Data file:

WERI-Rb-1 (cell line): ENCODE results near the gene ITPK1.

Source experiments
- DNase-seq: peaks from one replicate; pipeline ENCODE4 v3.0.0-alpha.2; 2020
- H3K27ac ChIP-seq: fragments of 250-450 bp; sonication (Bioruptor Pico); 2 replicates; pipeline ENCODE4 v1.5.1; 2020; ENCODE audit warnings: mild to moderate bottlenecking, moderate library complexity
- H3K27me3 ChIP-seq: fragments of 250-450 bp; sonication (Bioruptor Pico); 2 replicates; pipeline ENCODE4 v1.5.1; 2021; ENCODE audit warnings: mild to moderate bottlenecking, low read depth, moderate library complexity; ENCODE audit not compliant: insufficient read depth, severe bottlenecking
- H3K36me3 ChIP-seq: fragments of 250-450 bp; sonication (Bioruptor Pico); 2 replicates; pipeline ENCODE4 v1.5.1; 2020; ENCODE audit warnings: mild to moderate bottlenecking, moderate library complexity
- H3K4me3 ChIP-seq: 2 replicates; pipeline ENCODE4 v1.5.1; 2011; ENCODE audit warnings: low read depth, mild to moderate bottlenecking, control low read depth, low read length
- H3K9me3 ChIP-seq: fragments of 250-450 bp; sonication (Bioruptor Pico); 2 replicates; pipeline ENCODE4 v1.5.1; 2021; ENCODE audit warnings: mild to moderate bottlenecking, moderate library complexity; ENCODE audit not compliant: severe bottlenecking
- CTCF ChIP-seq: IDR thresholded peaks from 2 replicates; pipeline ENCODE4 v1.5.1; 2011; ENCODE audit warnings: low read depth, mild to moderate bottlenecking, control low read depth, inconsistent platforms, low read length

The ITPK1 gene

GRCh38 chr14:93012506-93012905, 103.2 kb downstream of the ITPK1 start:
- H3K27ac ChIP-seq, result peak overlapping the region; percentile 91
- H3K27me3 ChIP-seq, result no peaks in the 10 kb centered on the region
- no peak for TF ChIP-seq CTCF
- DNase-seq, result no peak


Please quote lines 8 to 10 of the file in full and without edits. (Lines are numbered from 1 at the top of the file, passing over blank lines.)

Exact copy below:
- H3K9me3 ChIP-seq: fragments of 250-450 bp; sonication (Bioruptor Pico); 2 replicates; pipeline ENCODE4 v1.5.1; 2021; ENCODE audit warnings: mild to moderate bottlenecking, moderate library complexity; ENCODE audit not compliant: severe bottlenecking
- CTCF ChIP-seq: IDR thresholded peaks from 2 replicates; pipeline ENCODE4 v1.5.1; 2011; ENCODE audit warnings: low read depth, mild to moderate bottlenecking, control low read depth, inconsistent platforms, low read length

The ITPK1 gene